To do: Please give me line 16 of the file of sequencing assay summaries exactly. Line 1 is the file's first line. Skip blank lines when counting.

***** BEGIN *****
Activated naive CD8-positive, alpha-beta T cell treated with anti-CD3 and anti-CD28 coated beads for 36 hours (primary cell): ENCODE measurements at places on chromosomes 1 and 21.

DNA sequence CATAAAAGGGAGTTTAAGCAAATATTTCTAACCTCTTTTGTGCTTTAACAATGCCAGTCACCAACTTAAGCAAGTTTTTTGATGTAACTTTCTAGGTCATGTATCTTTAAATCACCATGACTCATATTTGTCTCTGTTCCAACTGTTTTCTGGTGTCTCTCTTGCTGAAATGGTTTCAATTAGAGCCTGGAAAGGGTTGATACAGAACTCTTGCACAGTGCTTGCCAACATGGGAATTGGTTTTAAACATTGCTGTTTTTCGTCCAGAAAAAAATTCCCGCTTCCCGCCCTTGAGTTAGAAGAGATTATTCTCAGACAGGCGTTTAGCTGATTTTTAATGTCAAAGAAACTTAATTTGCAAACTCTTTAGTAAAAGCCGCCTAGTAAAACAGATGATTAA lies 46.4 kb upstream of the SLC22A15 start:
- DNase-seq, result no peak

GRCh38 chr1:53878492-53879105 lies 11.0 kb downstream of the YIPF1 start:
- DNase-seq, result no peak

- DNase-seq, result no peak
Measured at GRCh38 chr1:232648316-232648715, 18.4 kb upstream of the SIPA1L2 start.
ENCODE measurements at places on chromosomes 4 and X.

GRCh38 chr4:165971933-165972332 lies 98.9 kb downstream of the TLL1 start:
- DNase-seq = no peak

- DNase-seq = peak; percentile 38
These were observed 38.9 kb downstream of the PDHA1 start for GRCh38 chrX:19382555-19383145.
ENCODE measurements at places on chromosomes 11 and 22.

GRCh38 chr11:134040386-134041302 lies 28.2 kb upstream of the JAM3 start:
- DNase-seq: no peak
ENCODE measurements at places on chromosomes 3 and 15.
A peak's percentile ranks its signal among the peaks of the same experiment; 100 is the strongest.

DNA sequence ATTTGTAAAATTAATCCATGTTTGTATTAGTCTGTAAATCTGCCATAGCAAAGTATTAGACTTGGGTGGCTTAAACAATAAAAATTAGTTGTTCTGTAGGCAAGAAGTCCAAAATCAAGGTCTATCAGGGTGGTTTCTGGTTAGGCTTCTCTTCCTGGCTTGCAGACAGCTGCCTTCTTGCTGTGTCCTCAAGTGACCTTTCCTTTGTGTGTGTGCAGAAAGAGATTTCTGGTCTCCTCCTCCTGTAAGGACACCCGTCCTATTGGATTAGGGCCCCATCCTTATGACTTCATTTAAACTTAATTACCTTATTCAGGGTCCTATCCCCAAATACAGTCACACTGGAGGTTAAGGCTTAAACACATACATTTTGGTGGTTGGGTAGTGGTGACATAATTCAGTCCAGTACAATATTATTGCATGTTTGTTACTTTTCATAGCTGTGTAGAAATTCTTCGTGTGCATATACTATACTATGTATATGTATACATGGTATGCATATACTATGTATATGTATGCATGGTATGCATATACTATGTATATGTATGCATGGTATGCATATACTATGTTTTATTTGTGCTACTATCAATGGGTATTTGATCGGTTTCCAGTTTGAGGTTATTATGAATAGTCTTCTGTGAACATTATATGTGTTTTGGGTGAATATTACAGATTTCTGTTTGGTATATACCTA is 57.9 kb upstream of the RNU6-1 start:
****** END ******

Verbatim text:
ENCODE measurements at places on chromosomes 3 and 15.